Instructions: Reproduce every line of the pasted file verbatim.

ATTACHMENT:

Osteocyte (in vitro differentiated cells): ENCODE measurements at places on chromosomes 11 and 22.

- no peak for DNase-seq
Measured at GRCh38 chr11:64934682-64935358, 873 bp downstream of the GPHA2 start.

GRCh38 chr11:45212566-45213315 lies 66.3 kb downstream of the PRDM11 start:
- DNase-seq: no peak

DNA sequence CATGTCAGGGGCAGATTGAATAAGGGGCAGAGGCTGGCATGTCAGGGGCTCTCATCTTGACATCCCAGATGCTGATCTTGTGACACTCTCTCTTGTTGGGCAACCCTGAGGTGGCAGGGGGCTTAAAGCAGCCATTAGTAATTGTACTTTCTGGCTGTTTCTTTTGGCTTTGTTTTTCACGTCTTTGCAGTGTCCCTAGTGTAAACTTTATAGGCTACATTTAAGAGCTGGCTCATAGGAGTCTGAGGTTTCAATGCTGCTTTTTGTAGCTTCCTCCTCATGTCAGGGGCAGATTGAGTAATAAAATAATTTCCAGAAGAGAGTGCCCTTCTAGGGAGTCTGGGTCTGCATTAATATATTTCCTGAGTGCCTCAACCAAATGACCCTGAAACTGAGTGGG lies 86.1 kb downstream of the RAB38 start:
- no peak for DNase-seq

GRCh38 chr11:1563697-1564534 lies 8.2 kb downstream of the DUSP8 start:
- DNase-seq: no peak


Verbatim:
Osteocyte (in vitro differentiated cells): ENCODE measurements at places on chromosomes 11 and 22.

- no peak for DNase-seq
Measured at GRCh38 chr11:64934682-64935358, 873 bp downstream of the GPHA2 start.

GRCh38 chr11:45212566-45213315 lies 66.3 kb downstream of the PRDM11 start:
- DNase-seq: no peak

DNA sequence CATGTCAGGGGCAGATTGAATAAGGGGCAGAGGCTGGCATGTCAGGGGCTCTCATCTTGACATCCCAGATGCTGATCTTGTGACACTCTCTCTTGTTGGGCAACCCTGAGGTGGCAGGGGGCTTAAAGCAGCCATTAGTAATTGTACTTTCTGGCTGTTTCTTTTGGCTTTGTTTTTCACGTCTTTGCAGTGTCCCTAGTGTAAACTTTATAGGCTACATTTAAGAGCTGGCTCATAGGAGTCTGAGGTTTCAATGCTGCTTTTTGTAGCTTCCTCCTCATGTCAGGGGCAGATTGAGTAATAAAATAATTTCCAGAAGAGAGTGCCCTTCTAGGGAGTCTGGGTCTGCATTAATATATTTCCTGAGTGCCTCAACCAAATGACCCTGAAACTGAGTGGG lies 86.1 kb downstream of the RAB38 start:
- no peak for DNase-seq

GRCh38 chr11:1563697-1564534 lies 8.2 kb downstream of the DUSP8 start:
- DNase-seq: no peak